Note: Where available, the PDF/Word icon below is provided to view the complete and fully formatted document
 Download Current HansardDownload Current Hansard    View Or Save XMLView/Save XML

Previous Fragment    Next Fragment
Wednesday, 30 May 2012
Page: 6430


Mr STEPHEN JONES (Throsby) (17:31): I start by congratulating the job that the minister does in what is often a controversial portfolio and always in the spotlight. There is no doubt about that. I do not know if there is a sleepy hollow anywhere in the executive level, but if there is it is certainly not this portfolio.

I am particularly interested in some of the economic aspects of the portfolio, and an area that is very dear to my heart is international education and education services. It is dear to my heart because it is worth around $20 billion in export income to Australia annually; a figure not often understood in the Australian community when they think about our export earnings. It is also very important to my local area. The University of Wollongong has a very big international education services area. We attract students from about 140 countries from around the world to courses at the University of Wollongong, and around 27,000 international students are enrolled at any one time at the university's Australian and international campuses.

I am particularly interested in the Knight review that the government has commissioned and the findings of that review into the student visa regime. I am particularly interested in what the minister can do to update the House on the government's adoption of the recommendations of that report. In particular, which student visa reforms have been implemented as part of the second stage changes? Perhaps if you had the time, Minister, you could explain the streamlined visa processing for bachelors, masters and doctorate courses at participating universities and explain why the decision has been taken to increase the allowable working hours for student visa holders—another important area and why it is important that we continue to reform the visa framework around the international education sector.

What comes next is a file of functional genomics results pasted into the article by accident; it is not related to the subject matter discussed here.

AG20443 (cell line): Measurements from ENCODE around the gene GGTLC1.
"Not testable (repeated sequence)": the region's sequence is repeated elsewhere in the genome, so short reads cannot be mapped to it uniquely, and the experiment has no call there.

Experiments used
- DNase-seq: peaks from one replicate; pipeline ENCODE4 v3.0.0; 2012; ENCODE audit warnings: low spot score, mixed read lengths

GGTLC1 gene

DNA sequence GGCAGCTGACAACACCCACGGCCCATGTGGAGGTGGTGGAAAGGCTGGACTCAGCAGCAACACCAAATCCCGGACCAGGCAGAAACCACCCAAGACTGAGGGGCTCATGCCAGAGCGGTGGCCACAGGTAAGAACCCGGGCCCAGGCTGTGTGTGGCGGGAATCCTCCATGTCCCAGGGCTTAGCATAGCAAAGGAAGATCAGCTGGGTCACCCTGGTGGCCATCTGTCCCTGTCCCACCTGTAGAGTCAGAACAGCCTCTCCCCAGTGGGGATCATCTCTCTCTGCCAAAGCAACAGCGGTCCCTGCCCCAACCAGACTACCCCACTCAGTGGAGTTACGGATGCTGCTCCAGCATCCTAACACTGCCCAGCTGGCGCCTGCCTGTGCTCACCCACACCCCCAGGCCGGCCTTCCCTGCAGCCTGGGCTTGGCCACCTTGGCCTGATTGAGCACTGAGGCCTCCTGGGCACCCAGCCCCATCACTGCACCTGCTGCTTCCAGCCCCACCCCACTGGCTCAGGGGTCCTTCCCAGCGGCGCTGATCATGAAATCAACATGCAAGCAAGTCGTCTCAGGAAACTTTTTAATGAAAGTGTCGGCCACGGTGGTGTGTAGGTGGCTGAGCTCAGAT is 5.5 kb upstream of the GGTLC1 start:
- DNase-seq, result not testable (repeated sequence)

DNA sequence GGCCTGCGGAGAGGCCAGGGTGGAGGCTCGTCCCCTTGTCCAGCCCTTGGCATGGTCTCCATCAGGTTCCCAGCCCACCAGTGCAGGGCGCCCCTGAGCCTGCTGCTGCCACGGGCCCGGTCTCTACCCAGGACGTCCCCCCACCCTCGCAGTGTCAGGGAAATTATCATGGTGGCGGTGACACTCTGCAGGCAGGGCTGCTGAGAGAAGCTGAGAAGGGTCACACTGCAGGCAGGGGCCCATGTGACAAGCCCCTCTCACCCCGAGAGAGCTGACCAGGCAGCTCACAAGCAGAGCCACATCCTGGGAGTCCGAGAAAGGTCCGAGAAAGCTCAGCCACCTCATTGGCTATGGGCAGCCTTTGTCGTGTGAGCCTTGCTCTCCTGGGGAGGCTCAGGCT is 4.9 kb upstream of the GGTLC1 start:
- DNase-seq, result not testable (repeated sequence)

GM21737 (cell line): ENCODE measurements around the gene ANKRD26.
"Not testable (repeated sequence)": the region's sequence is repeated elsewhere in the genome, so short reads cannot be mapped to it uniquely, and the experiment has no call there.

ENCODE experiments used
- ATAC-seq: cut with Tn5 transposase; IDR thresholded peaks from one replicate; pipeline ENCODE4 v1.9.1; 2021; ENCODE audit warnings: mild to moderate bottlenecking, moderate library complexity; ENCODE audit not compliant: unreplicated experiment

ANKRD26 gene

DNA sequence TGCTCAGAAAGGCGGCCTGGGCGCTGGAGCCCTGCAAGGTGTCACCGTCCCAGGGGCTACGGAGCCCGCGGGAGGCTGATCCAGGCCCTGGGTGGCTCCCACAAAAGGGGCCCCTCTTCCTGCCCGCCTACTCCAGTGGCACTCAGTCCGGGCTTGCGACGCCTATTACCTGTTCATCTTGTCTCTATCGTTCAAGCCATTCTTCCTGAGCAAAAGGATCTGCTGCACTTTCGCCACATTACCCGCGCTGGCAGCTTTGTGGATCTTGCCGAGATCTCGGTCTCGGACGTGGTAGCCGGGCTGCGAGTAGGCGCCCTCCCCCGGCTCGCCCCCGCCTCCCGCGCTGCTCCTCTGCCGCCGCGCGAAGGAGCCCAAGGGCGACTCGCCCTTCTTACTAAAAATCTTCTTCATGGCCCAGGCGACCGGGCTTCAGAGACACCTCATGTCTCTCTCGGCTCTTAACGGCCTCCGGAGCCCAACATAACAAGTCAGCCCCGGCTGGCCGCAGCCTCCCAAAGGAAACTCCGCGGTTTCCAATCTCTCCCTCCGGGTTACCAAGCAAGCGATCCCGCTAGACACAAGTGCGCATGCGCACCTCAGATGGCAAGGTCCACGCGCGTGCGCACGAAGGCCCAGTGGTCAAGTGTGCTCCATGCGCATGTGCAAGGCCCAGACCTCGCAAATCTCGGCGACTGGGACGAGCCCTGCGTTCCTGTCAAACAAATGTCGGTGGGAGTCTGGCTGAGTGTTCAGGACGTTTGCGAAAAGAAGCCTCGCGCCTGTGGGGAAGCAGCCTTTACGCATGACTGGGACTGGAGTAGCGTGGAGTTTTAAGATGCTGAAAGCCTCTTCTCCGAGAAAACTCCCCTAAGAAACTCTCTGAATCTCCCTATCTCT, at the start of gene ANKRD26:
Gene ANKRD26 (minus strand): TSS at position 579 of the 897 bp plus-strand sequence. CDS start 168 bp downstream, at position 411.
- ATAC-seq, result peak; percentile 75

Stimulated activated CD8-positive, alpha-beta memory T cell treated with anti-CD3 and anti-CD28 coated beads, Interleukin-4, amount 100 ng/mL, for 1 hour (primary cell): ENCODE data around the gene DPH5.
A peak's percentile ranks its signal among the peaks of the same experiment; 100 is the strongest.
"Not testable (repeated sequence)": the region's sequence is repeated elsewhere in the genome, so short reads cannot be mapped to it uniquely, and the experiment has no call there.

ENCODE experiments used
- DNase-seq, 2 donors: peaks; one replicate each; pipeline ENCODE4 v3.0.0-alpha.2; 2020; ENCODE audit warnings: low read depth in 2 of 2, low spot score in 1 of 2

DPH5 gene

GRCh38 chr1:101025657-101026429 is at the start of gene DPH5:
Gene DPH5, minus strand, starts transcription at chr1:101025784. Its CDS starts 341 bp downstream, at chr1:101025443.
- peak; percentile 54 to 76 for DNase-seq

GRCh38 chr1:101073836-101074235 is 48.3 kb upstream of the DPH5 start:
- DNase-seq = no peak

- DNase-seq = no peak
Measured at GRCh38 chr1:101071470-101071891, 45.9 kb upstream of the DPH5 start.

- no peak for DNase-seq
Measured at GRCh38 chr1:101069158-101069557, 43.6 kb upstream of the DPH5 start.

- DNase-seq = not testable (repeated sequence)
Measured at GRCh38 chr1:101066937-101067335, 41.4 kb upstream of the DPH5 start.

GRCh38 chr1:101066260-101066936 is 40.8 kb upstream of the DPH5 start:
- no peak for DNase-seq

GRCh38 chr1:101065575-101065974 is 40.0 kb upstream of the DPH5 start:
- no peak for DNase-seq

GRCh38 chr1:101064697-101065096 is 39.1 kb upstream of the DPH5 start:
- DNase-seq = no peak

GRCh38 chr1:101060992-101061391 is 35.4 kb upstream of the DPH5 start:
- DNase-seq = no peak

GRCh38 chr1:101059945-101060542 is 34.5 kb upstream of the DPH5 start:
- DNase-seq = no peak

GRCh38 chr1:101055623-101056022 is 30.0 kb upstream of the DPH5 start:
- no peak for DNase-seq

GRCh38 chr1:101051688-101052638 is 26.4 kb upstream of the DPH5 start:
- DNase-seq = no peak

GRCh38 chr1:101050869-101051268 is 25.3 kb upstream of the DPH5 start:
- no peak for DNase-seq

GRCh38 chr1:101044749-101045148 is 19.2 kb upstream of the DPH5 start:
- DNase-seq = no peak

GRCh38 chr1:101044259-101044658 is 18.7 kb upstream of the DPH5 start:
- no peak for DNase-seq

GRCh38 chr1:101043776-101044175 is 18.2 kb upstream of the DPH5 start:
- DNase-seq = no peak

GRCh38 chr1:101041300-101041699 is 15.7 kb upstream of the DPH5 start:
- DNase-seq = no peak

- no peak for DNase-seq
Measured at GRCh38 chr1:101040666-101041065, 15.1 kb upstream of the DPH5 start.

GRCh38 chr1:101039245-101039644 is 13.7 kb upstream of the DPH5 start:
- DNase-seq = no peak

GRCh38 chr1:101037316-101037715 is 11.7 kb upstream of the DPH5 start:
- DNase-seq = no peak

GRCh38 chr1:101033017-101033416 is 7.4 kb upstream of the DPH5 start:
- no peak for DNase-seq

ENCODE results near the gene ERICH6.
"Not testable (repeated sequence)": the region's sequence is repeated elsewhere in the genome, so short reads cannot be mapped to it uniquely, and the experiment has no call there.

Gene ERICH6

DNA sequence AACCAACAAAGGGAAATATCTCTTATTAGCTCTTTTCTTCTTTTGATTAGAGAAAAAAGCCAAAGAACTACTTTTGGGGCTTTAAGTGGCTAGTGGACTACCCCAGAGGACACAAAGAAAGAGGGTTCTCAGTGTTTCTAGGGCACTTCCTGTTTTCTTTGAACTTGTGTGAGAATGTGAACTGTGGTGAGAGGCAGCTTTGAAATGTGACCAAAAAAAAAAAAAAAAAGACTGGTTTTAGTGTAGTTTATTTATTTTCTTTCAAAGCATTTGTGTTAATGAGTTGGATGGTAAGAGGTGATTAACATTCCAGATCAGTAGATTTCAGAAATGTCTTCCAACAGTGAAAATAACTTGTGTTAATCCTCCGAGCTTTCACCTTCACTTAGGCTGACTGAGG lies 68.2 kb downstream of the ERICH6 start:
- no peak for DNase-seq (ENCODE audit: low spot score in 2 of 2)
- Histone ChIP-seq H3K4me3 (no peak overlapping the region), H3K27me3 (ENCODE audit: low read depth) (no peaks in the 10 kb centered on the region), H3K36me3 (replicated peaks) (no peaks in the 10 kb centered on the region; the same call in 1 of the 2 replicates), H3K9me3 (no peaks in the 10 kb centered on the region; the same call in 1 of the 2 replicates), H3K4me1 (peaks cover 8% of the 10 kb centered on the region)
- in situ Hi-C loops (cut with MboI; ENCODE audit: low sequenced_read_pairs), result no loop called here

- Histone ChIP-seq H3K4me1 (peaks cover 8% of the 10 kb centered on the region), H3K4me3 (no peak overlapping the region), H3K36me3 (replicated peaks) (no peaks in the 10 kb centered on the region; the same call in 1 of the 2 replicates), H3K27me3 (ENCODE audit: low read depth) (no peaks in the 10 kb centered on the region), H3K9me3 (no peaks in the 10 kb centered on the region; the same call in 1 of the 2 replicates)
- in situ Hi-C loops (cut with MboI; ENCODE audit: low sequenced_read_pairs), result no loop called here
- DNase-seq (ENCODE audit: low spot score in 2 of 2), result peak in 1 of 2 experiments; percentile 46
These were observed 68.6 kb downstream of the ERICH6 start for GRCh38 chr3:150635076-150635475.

In another area, I am also interested in something that has been discussed a lot over the last week and that is the enterprise migration agreements. I have received a lot of inquiries about this in my own electorate office and I would be interested in any observations you can make about how people from my electorate of Throsby in New South Wales can gain access to any of the 8,000 jobs that I understand are going to be created by that project and how they can be assured that Australian workers get first go at those jobs, and particularly workers who might have been displaced from other industries in electorates such as my own.